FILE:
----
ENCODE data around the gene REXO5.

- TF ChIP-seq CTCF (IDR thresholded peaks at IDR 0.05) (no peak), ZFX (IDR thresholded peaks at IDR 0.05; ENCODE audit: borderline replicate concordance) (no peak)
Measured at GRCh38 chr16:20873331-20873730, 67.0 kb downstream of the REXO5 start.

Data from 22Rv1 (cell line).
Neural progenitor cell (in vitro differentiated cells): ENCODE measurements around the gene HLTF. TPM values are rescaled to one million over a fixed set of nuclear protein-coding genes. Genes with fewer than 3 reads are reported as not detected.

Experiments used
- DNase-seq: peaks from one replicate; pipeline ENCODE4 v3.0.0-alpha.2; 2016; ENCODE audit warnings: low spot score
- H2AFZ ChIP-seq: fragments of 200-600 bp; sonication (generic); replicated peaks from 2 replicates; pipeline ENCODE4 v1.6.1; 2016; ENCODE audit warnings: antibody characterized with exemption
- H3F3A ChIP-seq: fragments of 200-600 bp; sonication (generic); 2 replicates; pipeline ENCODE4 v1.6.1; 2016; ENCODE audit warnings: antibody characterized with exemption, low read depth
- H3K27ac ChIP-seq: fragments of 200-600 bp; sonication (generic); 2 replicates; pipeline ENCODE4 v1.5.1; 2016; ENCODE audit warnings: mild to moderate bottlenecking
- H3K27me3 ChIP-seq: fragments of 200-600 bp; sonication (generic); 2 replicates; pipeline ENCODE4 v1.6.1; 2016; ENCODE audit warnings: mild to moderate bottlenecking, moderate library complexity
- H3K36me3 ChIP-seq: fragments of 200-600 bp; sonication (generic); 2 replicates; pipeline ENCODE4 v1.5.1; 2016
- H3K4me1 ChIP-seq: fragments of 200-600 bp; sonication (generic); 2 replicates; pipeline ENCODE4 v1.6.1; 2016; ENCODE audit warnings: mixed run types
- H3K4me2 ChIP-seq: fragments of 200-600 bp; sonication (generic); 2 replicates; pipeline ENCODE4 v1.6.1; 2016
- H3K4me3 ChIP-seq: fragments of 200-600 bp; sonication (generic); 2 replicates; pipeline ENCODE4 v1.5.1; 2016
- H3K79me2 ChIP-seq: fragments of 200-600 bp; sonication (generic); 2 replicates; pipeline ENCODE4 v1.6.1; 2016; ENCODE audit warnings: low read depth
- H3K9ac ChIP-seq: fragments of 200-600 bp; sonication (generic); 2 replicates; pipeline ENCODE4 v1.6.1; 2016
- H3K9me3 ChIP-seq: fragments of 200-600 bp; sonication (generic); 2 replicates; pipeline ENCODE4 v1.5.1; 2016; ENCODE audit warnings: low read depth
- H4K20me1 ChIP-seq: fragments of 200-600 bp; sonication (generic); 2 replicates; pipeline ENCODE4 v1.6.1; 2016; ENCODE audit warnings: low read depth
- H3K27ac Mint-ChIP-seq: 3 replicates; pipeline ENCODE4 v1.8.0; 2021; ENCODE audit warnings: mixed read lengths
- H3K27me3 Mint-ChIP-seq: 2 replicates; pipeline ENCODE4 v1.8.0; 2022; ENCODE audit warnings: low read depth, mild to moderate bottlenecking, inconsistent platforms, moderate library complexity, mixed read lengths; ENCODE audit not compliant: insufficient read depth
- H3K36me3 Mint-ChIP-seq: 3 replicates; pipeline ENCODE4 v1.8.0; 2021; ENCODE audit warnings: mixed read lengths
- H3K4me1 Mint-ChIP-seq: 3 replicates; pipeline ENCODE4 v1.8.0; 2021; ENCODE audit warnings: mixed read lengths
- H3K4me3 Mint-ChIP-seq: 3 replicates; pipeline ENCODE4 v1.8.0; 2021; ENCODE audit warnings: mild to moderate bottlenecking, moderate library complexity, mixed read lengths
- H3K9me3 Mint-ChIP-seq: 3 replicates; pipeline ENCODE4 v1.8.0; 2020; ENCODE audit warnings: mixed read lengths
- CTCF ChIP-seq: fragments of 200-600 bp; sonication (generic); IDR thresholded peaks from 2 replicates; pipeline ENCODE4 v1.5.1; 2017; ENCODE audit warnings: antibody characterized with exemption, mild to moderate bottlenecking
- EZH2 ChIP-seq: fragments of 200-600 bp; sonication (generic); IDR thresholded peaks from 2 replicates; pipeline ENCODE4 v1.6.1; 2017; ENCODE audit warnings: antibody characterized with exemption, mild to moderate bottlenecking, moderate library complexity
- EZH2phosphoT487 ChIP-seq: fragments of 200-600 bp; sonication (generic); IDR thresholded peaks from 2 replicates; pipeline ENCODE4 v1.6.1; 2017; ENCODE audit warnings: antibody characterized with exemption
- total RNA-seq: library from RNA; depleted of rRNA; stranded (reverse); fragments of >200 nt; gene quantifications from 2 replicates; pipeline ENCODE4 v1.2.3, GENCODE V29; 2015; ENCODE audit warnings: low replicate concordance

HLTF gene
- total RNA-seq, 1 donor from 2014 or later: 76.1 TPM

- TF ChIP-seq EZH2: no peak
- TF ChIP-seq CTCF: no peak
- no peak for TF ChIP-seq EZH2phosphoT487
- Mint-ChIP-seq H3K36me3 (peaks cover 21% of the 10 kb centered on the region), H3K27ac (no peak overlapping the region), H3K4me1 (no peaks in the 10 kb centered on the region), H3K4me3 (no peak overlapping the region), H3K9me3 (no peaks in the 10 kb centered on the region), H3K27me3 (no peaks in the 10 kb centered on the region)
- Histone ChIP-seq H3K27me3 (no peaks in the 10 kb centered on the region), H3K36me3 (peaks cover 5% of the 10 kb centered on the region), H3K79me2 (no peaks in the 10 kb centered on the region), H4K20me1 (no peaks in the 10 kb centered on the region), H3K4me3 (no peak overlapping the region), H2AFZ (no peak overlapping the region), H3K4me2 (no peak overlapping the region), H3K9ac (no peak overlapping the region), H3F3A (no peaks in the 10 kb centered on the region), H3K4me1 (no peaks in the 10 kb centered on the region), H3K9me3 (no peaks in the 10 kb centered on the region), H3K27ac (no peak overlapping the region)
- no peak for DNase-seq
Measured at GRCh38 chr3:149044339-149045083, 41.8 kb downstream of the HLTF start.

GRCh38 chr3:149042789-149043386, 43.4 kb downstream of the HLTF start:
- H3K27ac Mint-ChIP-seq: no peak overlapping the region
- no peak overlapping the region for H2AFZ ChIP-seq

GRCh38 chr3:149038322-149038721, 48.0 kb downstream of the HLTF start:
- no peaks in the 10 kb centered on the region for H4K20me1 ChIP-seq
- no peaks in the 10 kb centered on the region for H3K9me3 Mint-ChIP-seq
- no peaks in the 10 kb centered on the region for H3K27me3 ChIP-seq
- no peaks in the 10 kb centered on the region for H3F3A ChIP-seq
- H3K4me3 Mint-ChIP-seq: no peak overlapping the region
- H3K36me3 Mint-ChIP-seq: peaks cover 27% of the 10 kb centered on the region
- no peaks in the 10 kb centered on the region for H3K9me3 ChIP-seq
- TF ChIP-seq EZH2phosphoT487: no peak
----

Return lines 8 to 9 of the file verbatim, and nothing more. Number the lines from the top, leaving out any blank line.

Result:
- H2AFZ ChIP-seq: fragments of 200-600 bp; sonication (generic); replicated peaks from 2 replicates; pipeline ENCODE4 v1.6.1; 2016; ENCODE audit warnings: antibody characterized with exemption
- H3F3A ChIP-seq: fragments of 200-600 bp; sonication (generic); 2 replicates; pipeline ENCODE4 v1.6.1; 2016; ENCODE audit warnings: antibody characterized with exemption, low read depth